Monday, January 19, 2015


I have been talking about teas for awhile. Basically, at the bottom of my "food pyramid" is water followed by a subsequent stratification divided between herbs and spices. There are many herbs and spices that can lower our blood sugar, aid in digestion and even cure a headache. However, my challenge is in establishing a coherent blend. Essentially, I don't have an alchemist's touch when it comes to tea. I simply, add some cinnamon sticks to water one day, some mint and sugar the next. In short, my concoctions are pretty simple. I'd love to know what other people are trying. Essentially, I like to break things down to their simplest elements keeping my time as free as possible. To this extent I have come up with an easy plan:

Fall/Winter: Use spices in tea.
This is the time to cuddle up and get warm. Spices can help give us the feeling of a warm blanket as it their sweet aromas permeate a room. A few of my favorites go as follows:

Cinnamon Sticks: Adding a robust and "festive" flavor to your tea in winter, cinnamon also

Cloves: Adding a lot of spice with a little amount, a small pinch of cloves goes a long way. Plus,

Star Anise: Subtle in flavor, star anise can be combined with cinnamon, cloves or honey to add an extra depth of flavor.

Turmeric: Used mostly as a remedy for inflammation, I find turmeric to have a very neutral flavor and best when combined with sweet or spice.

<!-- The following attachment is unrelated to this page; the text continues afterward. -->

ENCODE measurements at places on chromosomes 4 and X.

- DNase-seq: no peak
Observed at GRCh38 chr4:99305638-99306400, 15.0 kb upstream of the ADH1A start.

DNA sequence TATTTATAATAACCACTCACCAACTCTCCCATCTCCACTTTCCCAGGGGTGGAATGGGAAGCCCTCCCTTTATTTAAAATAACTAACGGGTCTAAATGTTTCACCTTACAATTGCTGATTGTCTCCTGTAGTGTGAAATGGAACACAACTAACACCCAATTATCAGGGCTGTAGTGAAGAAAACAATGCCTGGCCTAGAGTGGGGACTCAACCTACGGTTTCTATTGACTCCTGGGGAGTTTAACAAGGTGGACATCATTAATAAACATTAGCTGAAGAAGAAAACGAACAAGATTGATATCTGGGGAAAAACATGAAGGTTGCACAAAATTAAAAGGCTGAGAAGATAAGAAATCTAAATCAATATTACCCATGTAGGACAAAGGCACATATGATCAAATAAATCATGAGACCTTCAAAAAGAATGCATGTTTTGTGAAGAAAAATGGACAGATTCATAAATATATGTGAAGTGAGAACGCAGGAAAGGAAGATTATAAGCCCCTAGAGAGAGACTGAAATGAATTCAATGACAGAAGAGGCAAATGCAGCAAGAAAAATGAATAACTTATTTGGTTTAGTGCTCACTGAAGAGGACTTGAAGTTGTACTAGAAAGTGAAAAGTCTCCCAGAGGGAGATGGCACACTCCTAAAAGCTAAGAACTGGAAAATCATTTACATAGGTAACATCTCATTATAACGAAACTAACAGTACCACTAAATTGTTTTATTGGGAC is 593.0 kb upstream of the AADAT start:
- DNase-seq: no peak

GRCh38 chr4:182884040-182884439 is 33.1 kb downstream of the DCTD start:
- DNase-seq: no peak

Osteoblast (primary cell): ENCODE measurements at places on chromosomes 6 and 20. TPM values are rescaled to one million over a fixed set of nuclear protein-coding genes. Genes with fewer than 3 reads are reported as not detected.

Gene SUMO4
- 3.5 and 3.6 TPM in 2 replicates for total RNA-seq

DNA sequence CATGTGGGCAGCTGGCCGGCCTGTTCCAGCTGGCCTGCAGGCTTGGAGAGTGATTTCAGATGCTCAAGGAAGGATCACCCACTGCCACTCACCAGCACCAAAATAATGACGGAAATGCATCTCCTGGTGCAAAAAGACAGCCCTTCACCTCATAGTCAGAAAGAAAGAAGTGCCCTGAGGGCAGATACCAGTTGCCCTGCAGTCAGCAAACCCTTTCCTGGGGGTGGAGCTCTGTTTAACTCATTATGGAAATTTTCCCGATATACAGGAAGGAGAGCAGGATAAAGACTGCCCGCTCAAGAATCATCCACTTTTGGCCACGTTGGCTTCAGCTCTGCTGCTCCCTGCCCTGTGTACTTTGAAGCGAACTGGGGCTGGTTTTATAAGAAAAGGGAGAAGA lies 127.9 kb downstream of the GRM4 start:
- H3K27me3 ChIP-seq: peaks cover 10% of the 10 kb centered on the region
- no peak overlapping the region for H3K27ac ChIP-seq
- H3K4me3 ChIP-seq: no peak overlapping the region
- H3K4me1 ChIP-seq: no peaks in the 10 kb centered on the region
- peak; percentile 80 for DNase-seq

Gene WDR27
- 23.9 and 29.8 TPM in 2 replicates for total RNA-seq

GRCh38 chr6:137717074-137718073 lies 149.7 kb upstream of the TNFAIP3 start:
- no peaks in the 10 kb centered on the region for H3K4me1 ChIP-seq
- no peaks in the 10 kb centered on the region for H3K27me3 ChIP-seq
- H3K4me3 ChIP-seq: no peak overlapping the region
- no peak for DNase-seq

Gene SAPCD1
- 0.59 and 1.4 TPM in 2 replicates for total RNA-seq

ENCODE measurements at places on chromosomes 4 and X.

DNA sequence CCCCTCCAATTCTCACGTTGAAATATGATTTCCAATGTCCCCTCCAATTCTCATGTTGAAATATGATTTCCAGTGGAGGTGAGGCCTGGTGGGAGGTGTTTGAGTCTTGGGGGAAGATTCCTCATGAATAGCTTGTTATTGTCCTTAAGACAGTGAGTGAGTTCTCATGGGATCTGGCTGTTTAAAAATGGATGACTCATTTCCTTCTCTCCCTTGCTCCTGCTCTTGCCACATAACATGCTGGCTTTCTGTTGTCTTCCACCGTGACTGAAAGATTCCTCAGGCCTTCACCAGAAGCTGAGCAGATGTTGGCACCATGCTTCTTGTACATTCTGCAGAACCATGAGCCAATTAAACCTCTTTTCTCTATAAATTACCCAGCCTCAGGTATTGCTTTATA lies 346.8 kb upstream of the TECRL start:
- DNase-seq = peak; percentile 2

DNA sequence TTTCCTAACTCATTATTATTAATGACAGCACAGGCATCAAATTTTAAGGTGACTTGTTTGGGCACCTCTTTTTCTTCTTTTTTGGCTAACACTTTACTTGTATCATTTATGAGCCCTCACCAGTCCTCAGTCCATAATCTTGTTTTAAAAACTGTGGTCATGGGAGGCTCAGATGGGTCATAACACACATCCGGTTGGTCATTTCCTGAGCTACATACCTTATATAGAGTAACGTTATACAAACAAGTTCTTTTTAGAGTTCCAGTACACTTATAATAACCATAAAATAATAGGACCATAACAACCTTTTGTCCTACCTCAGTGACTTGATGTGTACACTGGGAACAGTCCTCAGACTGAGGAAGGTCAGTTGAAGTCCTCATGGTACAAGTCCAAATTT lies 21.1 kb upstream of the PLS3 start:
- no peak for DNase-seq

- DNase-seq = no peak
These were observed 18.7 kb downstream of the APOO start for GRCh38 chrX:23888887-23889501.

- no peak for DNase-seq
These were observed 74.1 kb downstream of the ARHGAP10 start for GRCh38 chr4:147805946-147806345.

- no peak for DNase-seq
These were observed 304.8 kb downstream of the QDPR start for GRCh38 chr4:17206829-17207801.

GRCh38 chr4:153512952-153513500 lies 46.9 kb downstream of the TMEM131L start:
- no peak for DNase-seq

Spring/SummerUse herbs in tea.
During this time of year, the weather gets warmer and things/herbs/humans like to be outside. This is a great time to plant herbs and see them grow. A few of my favorites go as follows:

Mint: Mint is a good way to transition into spring, carrying over the peppery flavor of your spices into the softer flavor of your herbs. Plus, mint grows pretty quickly. Plant it in spring and you'll enjoy the plant throughout summer.

Lavender: While I don't suggest putting lavender directly in your tea, you can make a lavender syrup found here. Combine the lavender syrup with other citrus flavors such as lemon or orange to create your own "blend".

Chamomile: I recently received a seed catalog (Select Seeds maybe?) In it, there were many flower seeds for irises and the like. But a small section in the back had seeds categorized as herbs/medicinal. As I love tea and the healing properties of edible food, I was intrigued. Chamomile has properties that can clam our nerves and stomachs. Of course, it's all related, yes? I plan on planting some chamomile this summer and, I guess, finally try my hand at tea blends. 

If you have any blends you like, please feel free to comment in the comments section. I would love to know. For more information on healing herbs and spices you can visit Prevention's website: here.

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